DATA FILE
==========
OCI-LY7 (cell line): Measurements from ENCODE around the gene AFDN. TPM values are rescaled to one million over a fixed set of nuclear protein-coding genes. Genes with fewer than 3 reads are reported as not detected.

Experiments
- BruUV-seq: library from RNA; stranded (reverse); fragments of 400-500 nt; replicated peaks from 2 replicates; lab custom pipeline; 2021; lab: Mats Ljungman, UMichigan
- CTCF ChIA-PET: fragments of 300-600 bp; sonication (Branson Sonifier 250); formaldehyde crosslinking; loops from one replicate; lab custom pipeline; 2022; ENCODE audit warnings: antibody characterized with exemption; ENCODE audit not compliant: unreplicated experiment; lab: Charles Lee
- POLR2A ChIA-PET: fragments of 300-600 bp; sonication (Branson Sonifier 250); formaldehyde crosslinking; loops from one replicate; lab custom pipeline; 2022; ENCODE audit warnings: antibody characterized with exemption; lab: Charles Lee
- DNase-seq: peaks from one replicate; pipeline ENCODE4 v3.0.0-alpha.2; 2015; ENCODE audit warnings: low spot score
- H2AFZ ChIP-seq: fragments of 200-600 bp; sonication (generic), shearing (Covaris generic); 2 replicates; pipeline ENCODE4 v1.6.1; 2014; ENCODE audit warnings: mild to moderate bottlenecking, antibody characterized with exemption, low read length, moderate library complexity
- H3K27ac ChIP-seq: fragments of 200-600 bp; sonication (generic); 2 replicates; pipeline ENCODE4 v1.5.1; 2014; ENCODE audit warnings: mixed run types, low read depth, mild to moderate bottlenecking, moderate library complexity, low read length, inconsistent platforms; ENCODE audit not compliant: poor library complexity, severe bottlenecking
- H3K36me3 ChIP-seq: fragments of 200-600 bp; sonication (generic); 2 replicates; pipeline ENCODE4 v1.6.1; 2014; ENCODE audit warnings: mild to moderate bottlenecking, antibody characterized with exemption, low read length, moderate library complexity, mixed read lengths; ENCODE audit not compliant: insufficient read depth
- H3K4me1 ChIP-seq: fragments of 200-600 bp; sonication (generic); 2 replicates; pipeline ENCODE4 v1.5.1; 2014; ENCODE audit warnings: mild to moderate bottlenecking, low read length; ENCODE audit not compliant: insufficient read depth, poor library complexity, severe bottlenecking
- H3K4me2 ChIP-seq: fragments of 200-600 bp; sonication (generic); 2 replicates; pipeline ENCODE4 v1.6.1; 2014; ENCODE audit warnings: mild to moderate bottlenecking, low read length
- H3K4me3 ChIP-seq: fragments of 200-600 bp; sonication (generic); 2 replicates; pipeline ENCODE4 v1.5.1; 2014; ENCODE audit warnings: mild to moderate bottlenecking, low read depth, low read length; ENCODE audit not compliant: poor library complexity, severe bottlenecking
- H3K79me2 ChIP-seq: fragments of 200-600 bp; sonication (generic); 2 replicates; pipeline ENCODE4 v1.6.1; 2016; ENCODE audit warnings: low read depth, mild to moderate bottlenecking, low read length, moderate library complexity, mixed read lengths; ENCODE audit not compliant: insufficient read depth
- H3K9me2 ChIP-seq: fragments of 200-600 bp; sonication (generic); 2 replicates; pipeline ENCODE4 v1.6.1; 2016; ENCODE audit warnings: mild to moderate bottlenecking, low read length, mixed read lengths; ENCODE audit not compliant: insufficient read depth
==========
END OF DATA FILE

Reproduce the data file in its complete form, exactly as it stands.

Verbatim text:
OCI-LY7 (cell line): Measurements from ENCODE around the gene AFDN. TPM values are rescaled to one million over a fixed set of nuclear protein-coding genes. Genes with fewer than 3 reads are reported as not detected.

Experiments
- BruUV-seq: library from RNA; stranded (reverse); fragments of 400-500 nt; replicated peaks from 2 replicates; lab custom pipeline; 2021; lab: Mats Ljungman, UMichigan
- CTCF ChIA-PET: fragments of 300-600 bp; sonication (Branson Sonifier 250); formaldehyde crosslinking; loops from one replicate; lab custom pipeline; 2022; ENCODE audit warnings: antibody characterized with exemption; ENCODE audit not compliant: unreplicated experiment; lab: Charles Lee
- POLR2A ChIA-PET: fragments of 300-600 bp; sonication (Branson Sonifier 250); formaldehyde crosslinking; loops from one replicate; lab custom pipeline; 2022; ENCODE audit warnings: antibody characterized with exemption; lab: Charles Lee
- DNase-seq: peaks from one replicate; pipeline ENCODE4 v3.0.0-alpha.2; 2015; ENCODE audit warnings: low spot score
- H2AFZ ChIP-seq: fragments of 200-600 bp; sonication (generic), shearing (Covaris generic); 2 replicates; pipeline ENCODE4 v1.6.1; 2014; ENCODE audit warnings: mild to moderate bottlenecking, antibody characterized with exemption, low read length, moderate library complexity
- H3K27ac ChIP-seq: fragments of 200-600 bp; sonication (generic); 2 replicates; pipeline ENCODE4 v1.5.1; 2014; ENCODE audit warnings: mixed run types, low read depth, mild to moderate bottlenecking, moderate library complexity, low read length, inconsistent platforms; ENCODE audit not compliant: poor library complexity, severe bottlenecking
- H3K36me3 ChIP-seq: fragments of 200-600 bp; sonication (generic); 2 replicates; pipeline ENCODE4 v1.6.1; 2014; ENCODE audit warnings: mild to moderate bottlenecking, antibody characterized with exemption, low read length, moderate library complexity, mixed read lengths; ENCODE audit not compliant: insufficient read depth
- H3K4me1 ChIP-seq: fragments of 200-600 bp; sonication (generic); 2 replicates; pipeline ENCODE4 v1.5.1; 2014; ENCODE audit warnings: mild to moderate bottlenecking, low read length; ENCODE audit not compliant: insufficient read depth, poor library complexity, severe bottlenecking
- H3K4me2 ChIP-seq: fragments of 200-600 bp; sonication (generic); 2 replicates; pipeline ENCODE4 v1.6.1; 2014; ENCODE audit warnings: mild to moderate bottlenecking, low read length
- H3K4me3 ChIP-seq: fragments of 200-600 bp; sonication (generic); 2 replicates; pipeline ENCODE4 v1.5.1; 2014; ENCODE audit warnings: mild to moderate bottlenecking, low read depth, low read length; ENCODE audit not compliant: poor library complexity, severe bottlenecking
- H3K79me2 ChIP-seq: fragments of 200-600 bp; sonication (generic); 2 replicates; pipeline ENCODE4 v1.6.1; 2016; ENCODE audit warnings: low read depth, mild to moderate bottlenecking, low read length, moderate library complexity, mixed read lengths; ENCODE audit not compliant: insufficient read depth
- H3K9me2 ChIP-seq: fragments of 200-600 bp; sonication (generic); 2 replicates; pipeline ENCODE4 v1.6.1; 2016; ENCODE audit warnings: mild to moderate bottlenecking, low read length, mixed read lengths; ENCODE audit not compliant: insufficient read depth